Fires are common in Los Angeles, with a total of 34 fires occurring in the city.
In fact, the city has seen a total of 52 natural disasters, which is much higher than the national average of 13 natural disasters.
With such a high rate of disasters, we highly recommend getting comprehensive coverage on your vehicle. Comprehensive coverage also protects you in case of theft or vandalism.
– Public Transit
If you don’t want to brave Los Angeles roads, you can always take public transit. The city of Los Angeles has Metro buses and rails.
The fares to ride a Metro bus or rail are:
- One-Way Pass: $1.75
- One-Day Pass: $7
- Seven-Day Pass: $25
- 30-Day Pass: $100
- LIFE (Low Income) 30-Day Pass: $76
Fares are discounted for students, seniors, and people with disabilities.
– Alternate Transportation
Don’t feel like taking a bus to travel a few blocks away? Los Angeles has the electric scooter and bike rentals Lime and Bird. With both companies, you download the company’s mobile app onto your phone to unlock a ride.
You then pay-per-minute to ride at both Bird and Lime. This can add up at the end, so if you frequently want to ride a bike or scooter, it may be worth it to invest in your own.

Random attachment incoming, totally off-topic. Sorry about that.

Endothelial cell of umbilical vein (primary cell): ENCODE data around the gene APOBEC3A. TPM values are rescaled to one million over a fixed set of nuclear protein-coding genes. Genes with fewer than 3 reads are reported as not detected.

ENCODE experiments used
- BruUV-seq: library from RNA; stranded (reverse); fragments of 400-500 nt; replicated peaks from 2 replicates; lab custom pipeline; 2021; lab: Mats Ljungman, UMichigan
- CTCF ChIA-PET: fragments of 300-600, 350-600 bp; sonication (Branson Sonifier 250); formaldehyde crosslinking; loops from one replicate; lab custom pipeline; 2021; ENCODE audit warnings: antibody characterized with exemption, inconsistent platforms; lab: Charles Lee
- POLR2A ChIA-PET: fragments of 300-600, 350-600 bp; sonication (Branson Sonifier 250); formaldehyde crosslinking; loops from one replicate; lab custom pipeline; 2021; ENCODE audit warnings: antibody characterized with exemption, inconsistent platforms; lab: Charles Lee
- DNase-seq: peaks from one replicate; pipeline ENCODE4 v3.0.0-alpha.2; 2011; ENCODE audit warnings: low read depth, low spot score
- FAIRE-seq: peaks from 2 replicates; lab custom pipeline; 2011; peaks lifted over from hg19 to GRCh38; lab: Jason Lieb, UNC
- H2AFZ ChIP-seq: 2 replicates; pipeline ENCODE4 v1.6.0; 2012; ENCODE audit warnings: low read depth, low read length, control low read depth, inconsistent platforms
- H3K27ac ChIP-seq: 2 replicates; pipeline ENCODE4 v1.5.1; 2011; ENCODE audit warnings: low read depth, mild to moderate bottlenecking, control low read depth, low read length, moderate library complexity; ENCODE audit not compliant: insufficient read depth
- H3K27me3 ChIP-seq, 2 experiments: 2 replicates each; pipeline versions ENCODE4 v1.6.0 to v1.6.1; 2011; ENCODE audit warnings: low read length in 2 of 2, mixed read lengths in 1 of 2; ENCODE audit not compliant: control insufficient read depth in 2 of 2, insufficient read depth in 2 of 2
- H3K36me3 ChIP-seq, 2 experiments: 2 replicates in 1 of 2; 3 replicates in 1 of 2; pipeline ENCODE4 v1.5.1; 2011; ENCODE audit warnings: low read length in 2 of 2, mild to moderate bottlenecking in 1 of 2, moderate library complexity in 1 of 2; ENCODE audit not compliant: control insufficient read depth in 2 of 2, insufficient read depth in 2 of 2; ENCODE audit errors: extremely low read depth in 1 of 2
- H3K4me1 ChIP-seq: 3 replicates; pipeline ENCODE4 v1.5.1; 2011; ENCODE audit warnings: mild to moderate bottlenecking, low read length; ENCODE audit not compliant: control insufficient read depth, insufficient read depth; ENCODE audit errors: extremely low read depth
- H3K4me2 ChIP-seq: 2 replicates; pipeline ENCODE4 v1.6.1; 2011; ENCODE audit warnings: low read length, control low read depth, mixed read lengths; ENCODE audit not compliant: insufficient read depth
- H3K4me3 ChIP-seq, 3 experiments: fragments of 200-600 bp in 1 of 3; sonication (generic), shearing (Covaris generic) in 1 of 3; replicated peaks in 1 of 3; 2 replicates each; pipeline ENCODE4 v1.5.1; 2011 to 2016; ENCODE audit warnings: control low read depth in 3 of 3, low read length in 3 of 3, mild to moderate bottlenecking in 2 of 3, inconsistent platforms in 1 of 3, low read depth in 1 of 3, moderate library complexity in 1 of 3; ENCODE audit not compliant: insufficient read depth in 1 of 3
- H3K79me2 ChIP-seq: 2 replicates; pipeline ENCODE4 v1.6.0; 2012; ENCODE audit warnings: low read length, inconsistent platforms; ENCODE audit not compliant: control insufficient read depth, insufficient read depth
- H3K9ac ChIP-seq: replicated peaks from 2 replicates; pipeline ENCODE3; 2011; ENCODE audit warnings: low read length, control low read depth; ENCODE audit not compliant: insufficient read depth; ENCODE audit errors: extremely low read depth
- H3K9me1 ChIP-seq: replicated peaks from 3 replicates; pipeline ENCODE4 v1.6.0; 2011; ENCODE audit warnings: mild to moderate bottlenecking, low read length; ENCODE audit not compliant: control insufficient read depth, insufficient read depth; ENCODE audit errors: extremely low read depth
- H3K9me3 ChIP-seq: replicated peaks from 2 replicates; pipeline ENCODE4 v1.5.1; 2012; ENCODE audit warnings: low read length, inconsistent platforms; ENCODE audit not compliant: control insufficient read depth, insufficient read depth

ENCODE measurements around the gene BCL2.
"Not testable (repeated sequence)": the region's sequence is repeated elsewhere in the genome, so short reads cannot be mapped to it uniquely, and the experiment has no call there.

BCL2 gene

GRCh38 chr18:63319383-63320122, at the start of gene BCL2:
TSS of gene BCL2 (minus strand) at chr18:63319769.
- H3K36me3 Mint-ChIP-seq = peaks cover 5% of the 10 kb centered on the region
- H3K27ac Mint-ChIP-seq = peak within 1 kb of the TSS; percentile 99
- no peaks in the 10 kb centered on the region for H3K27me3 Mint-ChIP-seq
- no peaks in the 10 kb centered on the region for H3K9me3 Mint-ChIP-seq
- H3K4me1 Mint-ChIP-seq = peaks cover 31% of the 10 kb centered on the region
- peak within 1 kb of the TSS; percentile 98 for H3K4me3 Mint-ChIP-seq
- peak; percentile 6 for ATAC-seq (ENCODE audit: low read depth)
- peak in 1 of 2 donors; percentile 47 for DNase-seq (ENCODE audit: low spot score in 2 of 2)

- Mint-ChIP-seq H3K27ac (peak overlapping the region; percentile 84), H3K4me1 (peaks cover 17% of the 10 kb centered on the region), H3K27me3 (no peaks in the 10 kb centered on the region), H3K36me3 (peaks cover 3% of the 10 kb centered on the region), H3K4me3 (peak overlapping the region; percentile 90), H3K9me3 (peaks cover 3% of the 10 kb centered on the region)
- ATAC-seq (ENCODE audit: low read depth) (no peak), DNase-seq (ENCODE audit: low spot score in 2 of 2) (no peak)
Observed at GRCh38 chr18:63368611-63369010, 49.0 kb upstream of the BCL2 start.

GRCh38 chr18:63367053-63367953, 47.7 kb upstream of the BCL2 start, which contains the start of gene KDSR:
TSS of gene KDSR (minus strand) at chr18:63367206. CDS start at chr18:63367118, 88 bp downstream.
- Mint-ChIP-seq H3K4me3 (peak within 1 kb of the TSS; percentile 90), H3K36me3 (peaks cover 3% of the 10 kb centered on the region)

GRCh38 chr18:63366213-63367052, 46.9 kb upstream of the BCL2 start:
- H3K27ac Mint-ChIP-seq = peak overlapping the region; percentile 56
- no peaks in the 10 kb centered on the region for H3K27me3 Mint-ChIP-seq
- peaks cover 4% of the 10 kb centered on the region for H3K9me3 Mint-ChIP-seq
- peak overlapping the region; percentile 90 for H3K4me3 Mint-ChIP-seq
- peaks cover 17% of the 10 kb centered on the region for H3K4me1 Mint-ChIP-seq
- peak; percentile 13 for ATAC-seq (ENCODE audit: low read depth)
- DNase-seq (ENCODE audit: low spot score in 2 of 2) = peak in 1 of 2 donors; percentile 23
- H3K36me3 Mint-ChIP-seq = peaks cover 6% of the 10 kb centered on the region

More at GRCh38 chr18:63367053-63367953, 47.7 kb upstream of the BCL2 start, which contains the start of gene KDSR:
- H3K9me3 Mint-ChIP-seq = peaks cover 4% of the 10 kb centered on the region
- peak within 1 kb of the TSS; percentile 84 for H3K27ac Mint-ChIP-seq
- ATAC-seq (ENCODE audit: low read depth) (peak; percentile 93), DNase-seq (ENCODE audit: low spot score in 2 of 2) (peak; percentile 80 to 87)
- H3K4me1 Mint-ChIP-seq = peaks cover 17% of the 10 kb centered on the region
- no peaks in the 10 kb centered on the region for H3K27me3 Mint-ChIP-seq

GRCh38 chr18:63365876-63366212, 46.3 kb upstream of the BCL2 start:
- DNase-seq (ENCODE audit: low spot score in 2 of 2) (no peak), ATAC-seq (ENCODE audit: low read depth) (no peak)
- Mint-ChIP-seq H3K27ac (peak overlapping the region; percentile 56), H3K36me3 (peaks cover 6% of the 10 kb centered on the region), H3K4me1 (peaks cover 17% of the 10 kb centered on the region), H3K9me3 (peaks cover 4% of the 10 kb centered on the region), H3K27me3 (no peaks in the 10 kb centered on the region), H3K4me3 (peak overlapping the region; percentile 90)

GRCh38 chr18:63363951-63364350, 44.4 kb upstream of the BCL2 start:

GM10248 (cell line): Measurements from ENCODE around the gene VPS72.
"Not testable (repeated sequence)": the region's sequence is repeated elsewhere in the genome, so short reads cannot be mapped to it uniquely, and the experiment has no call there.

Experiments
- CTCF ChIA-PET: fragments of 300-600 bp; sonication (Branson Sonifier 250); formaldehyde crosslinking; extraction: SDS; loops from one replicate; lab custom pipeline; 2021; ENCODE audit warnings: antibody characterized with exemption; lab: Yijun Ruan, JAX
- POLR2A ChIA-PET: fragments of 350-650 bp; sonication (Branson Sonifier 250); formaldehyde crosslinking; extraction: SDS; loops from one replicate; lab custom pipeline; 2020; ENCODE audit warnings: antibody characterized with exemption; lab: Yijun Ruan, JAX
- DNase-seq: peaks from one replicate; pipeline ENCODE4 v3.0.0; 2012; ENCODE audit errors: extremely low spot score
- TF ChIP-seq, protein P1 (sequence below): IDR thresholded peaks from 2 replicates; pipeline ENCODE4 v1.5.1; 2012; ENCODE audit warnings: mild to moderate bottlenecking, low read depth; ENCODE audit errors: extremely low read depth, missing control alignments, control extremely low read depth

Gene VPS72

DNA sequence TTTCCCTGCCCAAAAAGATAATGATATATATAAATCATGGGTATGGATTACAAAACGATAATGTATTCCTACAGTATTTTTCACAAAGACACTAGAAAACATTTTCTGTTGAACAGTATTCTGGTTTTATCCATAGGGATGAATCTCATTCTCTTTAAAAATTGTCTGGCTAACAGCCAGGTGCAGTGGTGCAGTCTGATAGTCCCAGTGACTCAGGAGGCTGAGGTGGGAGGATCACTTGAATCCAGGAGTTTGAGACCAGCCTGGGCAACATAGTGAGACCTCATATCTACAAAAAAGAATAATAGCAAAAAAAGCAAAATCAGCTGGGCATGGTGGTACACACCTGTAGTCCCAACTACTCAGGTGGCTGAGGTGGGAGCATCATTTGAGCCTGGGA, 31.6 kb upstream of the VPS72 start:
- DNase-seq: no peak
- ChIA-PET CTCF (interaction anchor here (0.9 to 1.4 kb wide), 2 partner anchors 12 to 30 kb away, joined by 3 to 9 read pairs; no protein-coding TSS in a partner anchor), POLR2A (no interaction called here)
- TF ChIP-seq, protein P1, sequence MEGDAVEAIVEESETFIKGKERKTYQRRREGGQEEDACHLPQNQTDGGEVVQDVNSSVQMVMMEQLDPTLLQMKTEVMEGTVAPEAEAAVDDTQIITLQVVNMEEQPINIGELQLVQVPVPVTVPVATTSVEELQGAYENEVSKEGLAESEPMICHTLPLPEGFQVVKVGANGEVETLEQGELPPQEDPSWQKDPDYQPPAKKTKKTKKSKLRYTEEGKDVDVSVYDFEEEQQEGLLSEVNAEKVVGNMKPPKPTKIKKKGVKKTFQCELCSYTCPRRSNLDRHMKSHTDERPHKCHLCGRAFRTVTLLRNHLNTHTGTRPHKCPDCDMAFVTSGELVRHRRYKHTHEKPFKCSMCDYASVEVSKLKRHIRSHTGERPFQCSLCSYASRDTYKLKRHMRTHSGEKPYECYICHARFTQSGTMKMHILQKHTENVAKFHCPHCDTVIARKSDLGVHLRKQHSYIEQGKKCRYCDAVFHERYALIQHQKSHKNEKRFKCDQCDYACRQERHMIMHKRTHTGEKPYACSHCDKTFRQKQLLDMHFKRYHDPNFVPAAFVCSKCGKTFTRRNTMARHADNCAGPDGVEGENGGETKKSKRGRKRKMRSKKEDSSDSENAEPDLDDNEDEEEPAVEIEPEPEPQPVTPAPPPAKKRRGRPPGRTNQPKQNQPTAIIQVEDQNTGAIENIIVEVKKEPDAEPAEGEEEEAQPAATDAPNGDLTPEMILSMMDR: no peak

– Parking in Metro Areas
There is plenty of street parking in Los Angeles, as there are roughly 40,000 on-street and off-street metered spots. There are time limits on these spots to encourage parking turn-over.
Cost varies by area, but generally, it will be $1 to $2 per hour. If you are having trouble finding parking, you can use the LA Express Park app. The app allows you to check where parking is, as well as pay from your phone. If you don’t feel like fumbling for change or walking to a parking kiosk, the app is a convenient way to street park.
However, there are time limits on parking on the street. If you are going to be somewhere longer than a few hours, you may want to find a parking garage instead.
There is also satellite parking available at places like airports and hotels if you are leaving Los Angeles and need somewhere to park your car for an extended time.
As for electric vehicle charging, there are plenty of spots to park and charge in Los Angeles. If you want to search for one in your area, you can use free sites like PlugShare. Just make sure to check for a station near you before you run low on battery. The last thing you want is to be stranded on the side of the road.
– Air Quality in Los Angeles